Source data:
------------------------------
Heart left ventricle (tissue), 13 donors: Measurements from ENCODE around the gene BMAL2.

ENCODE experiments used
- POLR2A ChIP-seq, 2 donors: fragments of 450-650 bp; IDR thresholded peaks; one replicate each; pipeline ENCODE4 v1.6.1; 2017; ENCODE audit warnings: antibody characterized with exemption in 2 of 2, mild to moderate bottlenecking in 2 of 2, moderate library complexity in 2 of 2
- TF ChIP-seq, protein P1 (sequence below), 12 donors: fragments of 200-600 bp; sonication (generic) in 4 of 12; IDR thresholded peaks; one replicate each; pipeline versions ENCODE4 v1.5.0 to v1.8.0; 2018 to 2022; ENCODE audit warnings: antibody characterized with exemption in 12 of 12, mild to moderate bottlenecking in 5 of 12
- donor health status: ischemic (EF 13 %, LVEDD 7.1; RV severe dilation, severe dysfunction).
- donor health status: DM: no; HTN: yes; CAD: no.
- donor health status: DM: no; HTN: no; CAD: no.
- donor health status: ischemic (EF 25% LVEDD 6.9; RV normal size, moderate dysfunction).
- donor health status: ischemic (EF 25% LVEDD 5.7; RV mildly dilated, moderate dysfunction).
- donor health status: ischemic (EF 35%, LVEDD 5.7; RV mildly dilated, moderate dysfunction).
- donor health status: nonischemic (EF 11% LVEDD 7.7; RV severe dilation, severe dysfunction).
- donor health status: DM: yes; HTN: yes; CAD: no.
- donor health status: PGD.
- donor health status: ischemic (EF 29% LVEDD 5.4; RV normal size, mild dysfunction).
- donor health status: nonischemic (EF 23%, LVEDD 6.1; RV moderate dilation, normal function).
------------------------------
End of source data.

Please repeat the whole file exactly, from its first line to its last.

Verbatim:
Heart left ventricle (tissue), 13 donors: Measurements from ENCODE around the gene BMAL2.

ENCODE experiments used
- POLR2A ChIP-seq, 2 donors: fragments of 450-650 bp; IDR thresholded peaks; one replicate each; pipeline ENCODE4 v1.6.1; 2017; ENCODE audit warnings: antibody characterized with exemption in 2 of 2, mild to moderate bottlenecking in 2 of 2, moderate library complexity in 2 of 2
- TF ChIP-seq, protein P1 (sequence below), 12 donors: fragments of 200-600 bp; sonication (generic) in 4 of 12; IDR thresholded peaks; one replicate each; pipeline versions ENCODE4 v1.5.0 to v1.8.0; 2018 to 2022; ENCODE audit warnings: antibody characterized with exemption in 12 of 12, mild to moderate bottlenecking in 5 of 12
- donor health status: ischemic (EF 13 %, LVEDD 7.1; RV severe dilation, severe dysfunction).
- donor health status: DM: no; HTN: yes; CAD: no.
- donor health status: DM: no; HTN: no; CAD: no.
- donor health status: ischemic (EF 25% LVEDD 6.9; RV normal size, moderate dysfunction).
- donor health status: ischemic (EF 25% LVEDD 5.7; RV mildly dilated, moderate dysfunction).
- donor health status: ischemic (EF 35%, LVEDD 5.7; RV mildly dilated, moderate dysfunction).
- donor health status: nonischemic (EF 11% LVEDD 7.7; RV severe dilation, severe dysfunction).
- donor health status: DM: yes; HTN: yes; CAD: no.
- donor health status: PGD.
- donor health status: ischemic (EF 29% LVEDD 5.4; RV normal size, mild dysfunction).
- donor health status: nonischemic (EF 23%, LVEDD 6.1; RV moderate dilation, normal function).